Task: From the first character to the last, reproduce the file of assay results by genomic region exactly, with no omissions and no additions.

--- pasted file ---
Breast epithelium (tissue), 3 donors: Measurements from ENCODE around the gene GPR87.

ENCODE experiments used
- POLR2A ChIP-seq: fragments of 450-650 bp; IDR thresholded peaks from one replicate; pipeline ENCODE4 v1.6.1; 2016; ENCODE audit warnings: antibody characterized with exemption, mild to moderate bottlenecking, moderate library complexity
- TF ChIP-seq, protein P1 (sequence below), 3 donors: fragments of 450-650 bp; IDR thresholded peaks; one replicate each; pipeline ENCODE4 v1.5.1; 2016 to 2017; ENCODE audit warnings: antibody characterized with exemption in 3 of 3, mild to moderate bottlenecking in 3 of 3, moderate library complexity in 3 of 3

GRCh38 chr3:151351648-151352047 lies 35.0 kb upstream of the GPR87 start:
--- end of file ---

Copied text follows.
Breast epithelium (tissue), 3 donors: Measurements from ENCODE around the gene GPR87.

ENCODE experiments used
- POLR2A ChIP-seq: fragments of 450-650 bp; IDR thresholded peaks from one replicate; pipeline ENCODE4 v1.6.1; 2016; ENCODE audit warnings: antibody characterized with exemption, mild to moderate bottlenecking, moderate library complexity
- TF ChIP-seq, protein P1 (sequence below), 3 donors: fragments of 450-650 bp; IDR thresholded peaks; one replicate each; pipeline ENCODE4 v1.5.1; 2016 to 2017; ENCODE audit warnings: antibody characterized with exemption in 3 of 3, mild to moderate bottlenecking in 3 of 3, moderate library complexity in 3 of 3

GRCh38 chr3:151351648-151352047 lies 35.0 kb upstream of the GPR87 start: